These securities got re-packaged into others, sometimes well over a dozen times; thus it was pretty hard for an investor to make an informed decision. There were credit rating agencies, but their criteria were pretty lax too; they weren’t getting paid to call investments crappy. The subject of derivatives is a bit complex, but credit default swaps are basically investment insurance policies. In good times, it’s gravy for the issuers, but when the investment loses money, the issuer covers the loss.

A prime rate interest hike touched off the powderkeg. Many borrowers were on adjustable rate mortgages, which was (and still is) another sucker deal. So the borrowers—many of whom could barely afford their house notes—got their mortgage payments jacked way up, and they defaulted in droves. The glut of houses now for sale drove the prices way down. That put many borrowers underwater, unable to get out without incurring a loss. As for the bundled investments, their value plummeted. AIG (which issued most of the credit default swaps) got clobbered into insolvency.

Then the stock market tanked. Panicked investors sold at a loss, driving the market further down. The banksters turned to the government like hungry piglets wanting some milk from mama sow. “Too big to fail” was the watchword. The government responded with the Troubled Asset Relief Program. The TARP beneficiaries included AIG and fifteen other financial institutions, along with GM and Chrysler (the only companies among them that actually produce anything). One could argue that it was necessary; on the other hand, rewarding people for making bad decisions sets a lousy precedent.

I haven’t followed all of them, but as I’ve mentioned previously, one of the megalo-banks used the bailout money to buy out a failing competitor and invest in the stock market when it hit bottom, massively profiting from the move. The financial industry has a cute abbreviation—OPM—which means “Other People’s Money”. In that case, the leverage came from the taxpayers. Awesome gravy! Some years later, they got their fingers burnt to the tune of a few billion on credit default swaps, proving that they hadn’t learnt a thing from that escapade of casino capitalism.

The political aftermath

Turning lemons into lemonade

The public largely held the Republicans responsible for the mess—Bush the Younger in particular—though the previous administration’s overenthusiastic policies set the groundwork. I wouldn’t lay the blame solely on Slick Willie either; the President is important, but isn’t the only figure shaping policy. Congress passes bills, and the President either signs or vetoes them.

Administration figures play a role too. Those encouraging the removal of the Glass-Steagall firewall included Robert Rubin and John Podesta. For those not familiar with them, Podesta is quite a colorful figure, filling a number of duties in the Clinton administration, a counselor under the Obama administration, and most lately as Hillary Clinton’s campaign chairman. Washington is a pretty tightly-knit family.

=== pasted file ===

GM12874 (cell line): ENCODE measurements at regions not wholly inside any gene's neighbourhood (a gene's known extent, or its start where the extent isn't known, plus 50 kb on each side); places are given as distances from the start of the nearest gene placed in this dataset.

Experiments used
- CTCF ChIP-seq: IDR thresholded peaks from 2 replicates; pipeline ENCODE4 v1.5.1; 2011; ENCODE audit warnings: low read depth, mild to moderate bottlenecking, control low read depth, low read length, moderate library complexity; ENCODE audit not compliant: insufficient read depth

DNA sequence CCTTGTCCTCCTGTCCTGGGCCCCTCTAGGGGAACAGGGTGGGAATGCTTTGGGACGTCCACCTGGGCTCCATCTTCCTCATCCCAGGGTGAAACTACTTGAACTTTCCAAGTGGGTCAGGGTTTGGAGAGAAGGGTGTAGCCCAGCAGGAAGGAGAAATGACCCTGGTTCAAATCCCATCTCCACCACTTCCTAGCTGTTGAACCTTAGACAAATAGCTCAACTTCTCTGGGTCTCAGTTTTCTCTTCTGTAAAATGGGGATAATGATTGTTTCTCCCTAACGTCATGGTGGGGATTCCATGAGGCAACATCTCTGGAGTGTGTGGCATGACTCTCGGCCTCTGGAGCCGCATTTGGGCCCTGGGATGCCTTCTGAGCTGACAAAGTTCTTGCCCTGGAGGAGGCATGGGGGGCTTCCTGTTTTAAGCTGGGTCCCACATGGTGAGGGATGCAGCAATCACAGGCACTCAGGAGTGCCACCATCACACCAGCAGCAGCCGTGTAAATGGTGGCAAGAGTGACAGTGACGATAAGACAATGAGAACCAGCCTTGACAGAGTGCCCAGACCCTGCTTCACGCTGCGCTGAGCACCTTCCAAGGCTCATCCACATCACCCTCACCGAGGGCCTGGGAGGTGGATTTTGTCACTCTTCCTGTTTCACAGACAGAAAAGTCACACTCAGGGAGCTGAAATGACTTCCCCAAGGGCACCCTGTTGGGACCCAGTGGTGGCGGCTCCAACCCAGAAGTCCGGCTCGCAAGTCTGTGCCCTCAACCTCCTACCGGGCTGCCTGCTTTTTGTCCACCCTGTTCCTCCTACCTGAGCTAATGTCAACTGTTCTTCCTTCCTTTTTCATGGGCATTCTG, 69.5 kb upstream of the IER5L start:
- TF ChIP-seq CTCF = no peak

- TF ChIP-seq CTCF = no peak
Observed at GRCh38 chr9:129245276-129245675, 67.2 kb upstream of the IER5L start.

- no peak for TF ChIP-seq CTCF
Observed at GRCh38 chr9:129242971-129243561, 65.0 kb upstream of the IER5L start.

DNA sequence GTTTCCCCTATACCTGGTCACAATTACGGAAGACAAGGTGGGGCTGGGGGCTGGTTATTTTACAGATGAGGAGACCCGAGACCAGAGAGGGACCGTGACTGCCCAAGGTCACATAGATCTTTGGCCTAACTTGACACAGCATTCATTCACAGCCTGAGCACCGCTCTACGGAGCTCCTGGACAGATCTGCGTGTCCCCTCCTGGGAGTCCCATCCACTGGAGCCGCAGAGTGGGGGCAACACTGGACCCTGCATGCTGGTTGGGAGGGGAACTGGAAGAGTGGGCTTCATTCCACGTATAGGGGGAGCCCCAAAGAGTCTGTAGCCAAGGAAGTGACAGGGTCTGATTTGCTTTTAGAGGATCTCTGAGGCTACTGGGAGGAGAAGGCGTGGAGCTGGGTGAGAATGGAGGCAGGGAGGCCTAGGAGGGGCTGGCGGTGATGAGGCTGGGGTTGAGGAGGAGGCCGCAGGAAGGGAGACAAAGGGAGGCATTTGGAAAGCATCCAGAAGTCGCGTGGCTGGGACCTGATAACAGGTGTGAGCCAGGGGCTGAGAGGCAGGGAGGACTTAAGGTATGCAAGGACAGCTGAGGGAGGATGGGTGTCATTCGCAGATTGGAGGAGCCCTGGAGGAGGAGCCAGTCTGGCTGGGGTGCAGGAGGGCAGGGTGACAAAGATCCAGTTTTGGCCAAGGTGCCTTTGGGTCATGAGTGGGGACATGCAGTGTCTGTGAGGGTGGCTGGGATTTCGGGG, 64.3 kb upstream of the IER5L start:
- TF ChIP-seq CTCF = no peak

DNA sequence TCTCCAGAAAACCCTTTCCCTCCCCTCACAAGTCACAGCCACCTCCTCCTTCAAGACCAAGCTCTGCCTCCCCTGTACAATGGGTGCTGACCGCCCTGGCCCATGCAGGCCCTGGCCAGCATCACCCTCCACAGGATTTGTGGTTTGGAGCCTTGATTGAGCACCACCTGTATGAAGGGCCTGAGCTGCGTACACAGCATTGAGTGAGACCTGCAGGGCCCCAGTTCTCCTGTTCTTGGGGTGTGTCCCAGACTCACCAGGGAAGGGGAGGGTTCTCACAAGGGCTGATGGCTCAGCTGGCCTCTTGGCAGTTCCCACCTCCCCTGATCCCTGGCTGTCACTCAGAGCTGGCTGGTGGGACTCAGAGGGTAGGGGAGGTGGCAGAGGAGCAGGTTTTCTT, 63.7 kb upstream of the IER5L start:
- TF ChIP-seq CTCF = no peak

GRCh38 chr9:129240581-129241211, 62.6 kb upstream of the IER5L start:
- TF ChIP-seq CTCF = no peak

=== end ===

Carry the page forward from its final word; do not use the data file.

Rubin worked for Goldman-Sachs from 1966 until 1992. He joined the Clinton administration in 1993, serving as Secretary of the Treasury from 1995 through 1999. While in office, Rubin also opposed regulation of derivatives such as credit default swaps and collateralized debt obligations. In 1997, he became a co-chairman of the Council on Foreign Relations and still holds the position. After leaving the Clinton administration, he joined the Board of Directors of Citigroup. Wall Street seems to be the kissing cousin of Washington.

During the Presidential campaign under way, the Democrats benefited greatly from the public’s perception that the Republicans were at fault, carrying The Lightworker across the finish line. I recall Obama accusing McCain during one of the debates of wrecking the economy. How’s that for audacity?

The financial aftermath

Where did all that wealth go that had been built up for years?

Quantitative easing was another measure the government used to prop up the economy. In the first round, the government ended up buying over two trillion in treasury bills, bank debt, and those toxic mortgage securities. Round two included buying up $600 billion more T-bills. During 2012, round three began, in which the government started buying $40 billion in mortgage-backed securities every month. That finally tapered down and ended in 2014.

It did artificially prop up the economy, but was an inflationary pressure. Due to fuzzy math, official inflation figures don’t reflect the full impact of rising prices on the public. (One of the tricks is that some categories don’t count, like food, fuel, insurance, construction materials, etc.; it’s not like anybody actually needs those, right?) All the bailouts and buying up of assets drove the national debt sky-high, as if it wasn’t bad enough previously. That may yet be the next catastrophe in the works; something that famously came to pass for Greece.

Years later, Wall Street did recover, and the stock market is reaching new highs. However, Main Street still hasn’t recovered. Jobs did come back, but mostly in other countries, thanks to globalism and “offshoring.”

As has happened so many times, the government instituted feel-good policies and the general public had to suffer the consequences of the social engineering. As for the banksters, once again they made some bad decisions, yet came out ahead after they crashed the economy, while effectively strip-mining the middle class. (I have to wonder how the Founding Fathers of the American Revolution would’ve responded.) Part of draining the swamp must include breaking up the Washington-Wall Street puppy pile fueled by connections and campaign contributions.

Read More: How The Deep State Operates